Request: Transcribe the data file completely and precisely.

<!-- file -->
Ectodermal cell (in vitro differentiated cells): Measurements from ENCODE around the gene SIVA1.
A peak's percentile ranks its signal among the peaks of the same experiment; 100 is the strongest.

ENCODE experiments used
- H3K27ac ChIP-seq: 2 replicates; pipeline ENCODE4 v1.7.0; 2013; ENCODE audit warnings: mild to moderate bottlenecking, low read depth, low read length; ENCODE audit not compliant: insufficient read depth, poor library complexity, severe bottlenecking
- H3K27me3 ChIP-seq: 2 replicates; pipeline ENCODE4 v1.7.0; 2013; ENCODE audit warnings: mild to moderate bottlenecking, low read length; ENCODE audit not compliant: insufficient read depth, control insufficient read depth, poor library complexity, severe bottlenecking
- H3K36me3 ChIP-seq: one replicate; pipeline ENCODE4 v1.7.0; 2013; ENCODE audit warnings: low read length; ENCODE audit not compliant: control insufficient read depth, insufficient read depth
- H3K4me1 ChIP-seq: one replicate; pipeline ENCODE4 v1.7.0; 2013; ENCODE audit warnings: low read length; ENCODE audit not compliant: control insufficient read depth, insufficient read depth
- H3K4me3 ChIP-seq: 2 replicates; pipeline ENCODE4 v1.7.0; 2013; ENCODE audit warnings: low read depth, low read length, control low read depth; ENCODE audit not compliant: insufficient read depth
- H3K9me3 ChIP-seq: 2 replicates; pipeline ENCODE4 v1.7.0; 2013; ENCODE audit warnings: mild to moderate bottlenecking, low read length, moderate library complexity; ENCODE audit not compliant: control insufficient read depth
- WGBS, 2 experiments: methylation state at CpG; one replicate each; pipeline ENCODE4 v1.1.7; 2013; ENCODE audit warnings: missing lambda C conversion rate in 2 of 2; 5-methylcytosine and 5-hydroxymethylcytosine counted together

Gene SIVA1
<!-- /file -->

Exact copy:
Ectodermal cell (in vitro differentiated cells): Measurements from ENCODE around the gene SIVA1.
A peak's percentile ranks its signal among the peaks of the same experiment; 100 is the strongest.

ENCODE experiments used
- H3K27ac ChIP-seq: 2 replicates; pipeline ENCODE4 v1.7.0; 2013; ENCODE audit warnings: mild to moderate bottlenecking, low read depth, low read length; ENCODE audit not compliant: insufficient read depth, poor library complexity, severe bottlenecking
- H3K27me3 ChIP-seq: 2 replicates; pipeline ENCODE4 v1.7.0; 2013; ENCODE audit warnings: mild to moderate bottlenecking, low read length; ENCODE audit not compliant: insufficient read depth, control insufficient read depth, poor library complexity, severe bottlenecking
- H3K36me3 ChIP-seq: one replicate; pipeline ENCODE4 v1.7.0; 2013; ENCODE audit warnings: low read length; ENCODE audit not compliant: control insufficient read depth, insufficient read depth
- H3K4me1 ChIP-seq: one replicate; pipeline ENCODE4 v1.7.0; 2013; ENCODE audit warnings: low read length; ENCODE audit not compliant: control insufficient read depth, insufficient read depth
- H3K4me3 ChIP-seq: 2 replicates; pipeline ENCODE4 v1.7.0; 2013; ENCODE audit warnings: low read depth, low read length, control low read depth; ENCODE audit not compliant: insufficient read depth
- H3K9me3 ChIP-seq: 2 replicates; pipeline ENCODE4 v1.7.0; 2013; ENCODE audit warnings: mild to moderate bottlenecking, low read length, moderate library complexity; ENCODE audit not compliant: control insufficient read depth
- WGBS, 2 experiments: methylation state at CpG; one replicate each; pipeline ENCODE4 v1.1.7; 2013; ENCODE audit warnings: missing lambda C conversion rate in 2 of 2; 5-methylcytosine and 5-hydroxymethylcytosine counted together

Gene SIVA1